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Entries in Lake Michigan (40)

Wednesday
Feb052014

Asian Carp DNA Found in Lake Michigan

Lake Michigan now has joined Lake Erie as a fishery where Asian carp DNA has been discovered.

A single positive sample for silver carp was found in Sturgeon Bay this past summer, according to the Wisconsin Department of Natural Resources (DNR), which conducted the research along with the University of Notre Dame and The Nature Conservancy.

The water sample wasn’t screened for the presence of carp DNA until recently. It was collected originally in a search for evidence of Eurasian ruffe, another exotic fish species.

Is the finding cause for concern? That’s debatable. But it is reason enough to begin regular sampling of Sturgeon Bay.

“When we start talking about evidence for Asian carp in a system and the use of DNA, we talk about repeated sampling events and repeated detections,” said Chris Jerde, a Notre Dame scientist.

This latest discovery was from just one of 50 water samples taken in Sturgeon Bay and 282 total from the state’s portion of Lake Michigan.

But Jerde added that if Asian carp DNA were commonly spread by bird feces, boat hulls, and other means besides live fish, other positive samples would be noted from across the Great Lakes.

"We can talk about alternative pathways (for DNA to get into a water body), but we still have thousands of negative detections throughout the Great Lakes and we have one positive here."

DNR’s Bob Wakeman added, “It is what it is. We just need to clarify what it means.”

Despite the discovery of positive DNA in Lake Erie and even a couple of live carp over the years, no evidence has been found of a breeding population.

Monday
Jan272014

Indiana Moves to Reduce Pollution of Lake Michigan

Guide Dale Stroschein fights a Lake Michigan smallmouth. Photo by Robert Montgomery

Anglers, environmentalists and many others are pleased with a recent decision by the Indiana Department of Environmental Management (IDEM) to reduce pollution of Lake Michigan and its fisheries.

A stricter IDEM permit requires BP’s Whiting oil refinery, just outside Chicago, to lower its mercury discharges from 23 parts per trillion to 8.75.

“We are pleased the agency responded to our recommendation by strengthening the mercury requirements and requiring BP to submit and update its stormwater plan,” said Lyman Welch of the Alliance for the Great Lakes. “Still, we are disappointed that IDEM did not go as far as we’d hoped to protect the waters of the Great Lakes.”

At BP, meanwhile, spokesman Scott Dean said that new technologies for pollution reduction are promising.

“BP is committed to protecting Lake Michigan and we are cautiously optimistic that our recent investment in new water treatment equipment will further reduce the Whiting Refinery mercury discharge,” Dean said. “Having said that, the mercury limit in the revised permit has decreased by more than half and the refinery needs to gain experience operating the new equipment before we will know if the refinery can successfully and consistently meet this revised limit.”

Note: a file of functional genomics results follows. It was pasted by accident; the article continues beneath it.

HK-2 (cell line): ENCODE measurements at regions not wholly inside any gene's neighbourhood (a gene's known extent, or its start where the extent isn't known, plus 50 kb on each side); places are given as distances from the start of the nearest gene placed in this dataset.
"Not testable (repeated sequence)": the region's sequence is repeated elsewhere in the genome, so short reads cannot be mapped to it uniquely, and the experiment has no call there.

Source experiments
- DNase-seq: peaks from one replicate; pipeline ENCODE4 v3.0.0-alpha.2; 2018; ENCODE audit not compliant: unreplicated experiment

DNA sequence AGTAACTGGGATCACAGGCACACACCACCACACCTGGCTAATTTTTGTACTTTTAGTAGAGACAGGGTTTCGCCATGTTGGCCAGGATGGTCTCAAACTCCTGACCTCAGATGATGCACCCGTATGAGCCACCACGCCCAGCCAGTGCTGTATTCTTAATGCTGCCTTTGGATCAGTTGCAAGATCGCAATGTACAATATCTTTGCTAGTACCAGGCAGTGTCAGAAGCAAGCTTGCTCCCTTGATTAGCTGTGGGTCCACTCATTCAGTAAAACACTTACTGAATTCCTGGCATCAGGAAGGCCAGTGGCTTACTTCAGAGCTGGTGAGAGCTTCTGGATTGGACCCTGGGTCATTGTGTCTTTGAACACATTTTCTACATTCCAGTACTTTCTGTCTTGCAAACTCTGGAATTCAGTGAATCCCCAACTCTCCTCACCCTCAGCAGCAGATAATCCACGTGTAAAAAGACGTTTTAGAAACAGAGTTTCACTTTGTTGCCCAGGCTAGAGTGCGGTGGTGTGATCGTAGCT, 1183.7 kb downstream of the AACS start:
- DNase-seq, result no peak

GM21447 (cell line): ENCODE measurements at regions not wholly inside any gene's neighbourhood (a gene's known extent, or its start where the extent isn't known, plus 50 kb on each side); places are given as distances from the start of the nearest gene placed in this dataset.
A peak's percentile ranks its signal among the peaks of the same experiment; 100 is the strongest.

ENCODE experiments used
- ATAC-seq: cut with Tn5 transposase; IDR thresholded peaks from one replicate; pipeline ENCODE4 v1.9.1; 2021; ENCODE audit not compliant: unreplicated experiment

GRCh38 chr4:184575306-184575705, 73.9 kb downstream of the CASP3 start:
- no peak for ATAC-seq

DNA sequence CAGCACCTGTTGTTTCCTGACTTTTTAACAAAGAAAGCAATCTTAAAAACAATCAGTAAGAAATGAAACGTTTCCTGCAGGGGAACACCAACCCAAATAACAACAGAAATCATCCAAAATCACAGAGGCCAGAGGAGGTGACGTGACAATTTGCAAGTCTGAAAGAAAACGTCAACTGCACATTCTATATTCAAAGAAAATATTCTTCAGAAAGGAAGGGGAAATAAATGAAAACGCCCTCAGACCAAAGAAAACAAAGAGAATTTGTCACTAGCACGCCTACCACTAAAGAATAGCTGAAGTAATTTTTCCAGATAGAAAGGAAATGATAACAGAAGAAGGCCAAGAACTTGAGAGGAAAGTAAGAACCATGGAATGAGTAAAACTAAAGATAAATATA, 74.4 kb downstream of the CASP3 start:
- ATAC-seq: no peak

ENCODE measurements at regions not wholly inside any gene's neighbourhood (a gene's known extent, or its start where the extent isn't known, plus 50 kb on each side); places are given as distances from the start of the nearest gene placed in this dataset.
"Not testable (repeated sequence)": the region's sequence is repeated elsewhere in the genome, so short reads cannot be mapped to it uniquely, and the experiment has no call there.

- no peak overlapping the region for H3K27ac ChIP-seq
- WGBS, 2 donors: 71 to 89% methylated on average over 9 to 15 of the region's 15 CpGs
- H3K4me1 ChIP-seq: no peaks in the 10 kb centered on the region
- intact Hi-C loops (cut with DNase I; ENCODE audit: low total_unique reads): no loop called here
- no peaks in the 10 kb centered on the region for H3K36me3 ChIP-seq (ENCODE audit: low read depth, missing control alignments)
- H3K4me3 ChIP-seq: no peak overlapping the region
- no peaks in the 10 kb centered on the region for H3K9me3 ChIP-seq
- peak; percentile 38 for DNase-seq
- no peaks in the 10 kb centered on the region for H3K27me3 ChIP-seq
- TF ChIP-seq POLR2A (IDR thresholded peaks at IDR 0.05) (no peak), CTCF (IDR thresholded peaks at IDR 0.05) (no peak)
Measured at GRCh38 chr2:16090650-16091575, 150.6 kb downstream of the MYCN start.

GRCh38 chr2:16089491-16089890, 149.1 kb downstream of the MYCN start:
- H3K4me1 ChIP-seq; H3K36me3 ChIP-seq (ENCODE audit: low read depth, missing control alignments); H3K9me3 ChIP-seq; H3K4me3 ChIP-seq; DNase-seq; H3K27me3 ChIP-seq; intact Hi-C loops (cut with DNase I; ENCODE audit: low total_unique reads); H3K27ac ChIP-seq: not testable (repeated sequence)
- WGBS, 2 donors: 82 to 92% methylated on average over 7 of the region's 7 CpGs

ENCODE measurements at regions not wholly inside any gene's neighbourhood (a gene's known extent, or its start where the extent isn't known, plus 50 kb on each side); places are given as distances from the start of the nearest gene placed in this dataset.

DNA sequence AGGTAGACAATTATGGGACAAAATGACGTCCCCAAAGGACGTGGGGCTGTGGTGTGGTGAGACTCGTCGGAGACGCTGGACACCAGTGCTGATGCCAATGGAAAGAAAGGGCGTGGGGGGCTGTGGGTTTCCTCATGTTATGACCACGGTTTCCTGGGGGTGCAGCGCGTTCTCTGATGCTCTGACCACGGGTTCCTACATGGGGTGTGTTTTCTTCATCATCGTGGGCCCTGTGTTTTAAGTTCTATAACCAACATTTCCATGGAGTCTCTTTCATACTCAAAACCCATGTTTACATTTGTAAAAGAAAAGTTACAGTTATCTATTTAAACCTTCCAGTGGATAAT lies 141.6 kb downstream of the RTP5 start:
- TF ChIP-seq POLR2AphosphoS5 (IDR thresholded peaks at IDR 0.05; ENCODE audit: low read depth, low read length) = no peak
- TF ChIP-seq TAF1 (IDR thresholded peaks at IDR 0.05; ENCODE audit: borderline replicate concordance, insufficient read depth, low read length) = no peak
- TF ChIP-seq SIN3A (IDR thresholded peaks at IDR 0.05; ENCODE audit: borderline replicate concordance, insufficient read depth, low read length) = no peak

The company has almost completed a $3.8 billion expansion that will make it a top processor of heavy crude oil from Canada’s tar sand deposits. Following announcement of construction in 2007, IDEM allowed BP to increase its discharge of mercury, ammonia, and suspended solids.

Public outrage over that decision convinced BP to abide by stricter standards for ammonia and dissolved solids. But Indiana allowed an exemption for mercury as the company worked on technology to scrub its waste of that pollutant.

(This article appeared originally in B.A.S.S. Times.)

Friday
Dec272013

Electric Barrier Isn't Keeping Fish Out of Lake Michigan

 

You know that expensive electric barrier erected to keep carp out of the Great Lakes?

Uh, well, that isn’t working so well, according to a new report from the Army Corps of Engineers. That’s because small fish can ride in on the flow behind barges crossing the barrier.

In a new report, the Corps says the following:

"Initial findings indicate that vessel-induced residual flows can trap fish and transport them beyond the electrical barriers, and that certain barge configurations may impact barrier electric field strength. Additionally, the preliminary (sonar camera) findings identified the potential for small fish (between 2-4 inches in length) to pass the barrier array in large groups, or schools."

Crews dropped in a camera 10 minutes at a time to see what was happening. In 61 percent of the 72 samples, they saw entire schools of fish, “not believed to be Asian carp,” swimming through.

But not to worry:

"There is no evidence that Asian carp are bypassing the barriers. Nor is there any indication that Asian carp are in the vicinity of the barriers," states the report. "The closest adult Asian carp found in the Illinois River are about 55 miles from Lake Michigan, and no small Asian carp have been observed closer than 131 miles from Lake Michigan."

So . . . it’s okay that we are spending millions of dollars to maintain a barrier that doesn’t work because, well, it doesn’t have to work because the Corps says the invaders are far, far away and don’t pose a threat.

Gee, that makes me feel so much better. I have to wonder, though, if the Corps is as competent at estimating the threat as it is at defending against it. 

Monday
Dec232013

Prescription Drugs Contaminating Lake Michigan

Prescription drugs and other chemicals are contaminating Lake Michigan as far as two miles from the Milwaukee sewage discharges, according to researchers. That’s an unpleasant surprise for those who had theorized that water was diluting the pollutants to non-threatening levels.

With 14 chemicals found at levels of “medium or high ecological risk,” scientists don’t know what effect they are having on fish and other aquatic life. But they are concerned.

“You’re not going to see fish die-offs but subtle changes in how the fish eat and socialize that can have a big impact down the road,” said Dana Kolpin, a research hydrologist for the U.S. Geological Survey. “With behavior changes and endocrine disruption, reproduction and survival problems may not rear their ugly head for generations.”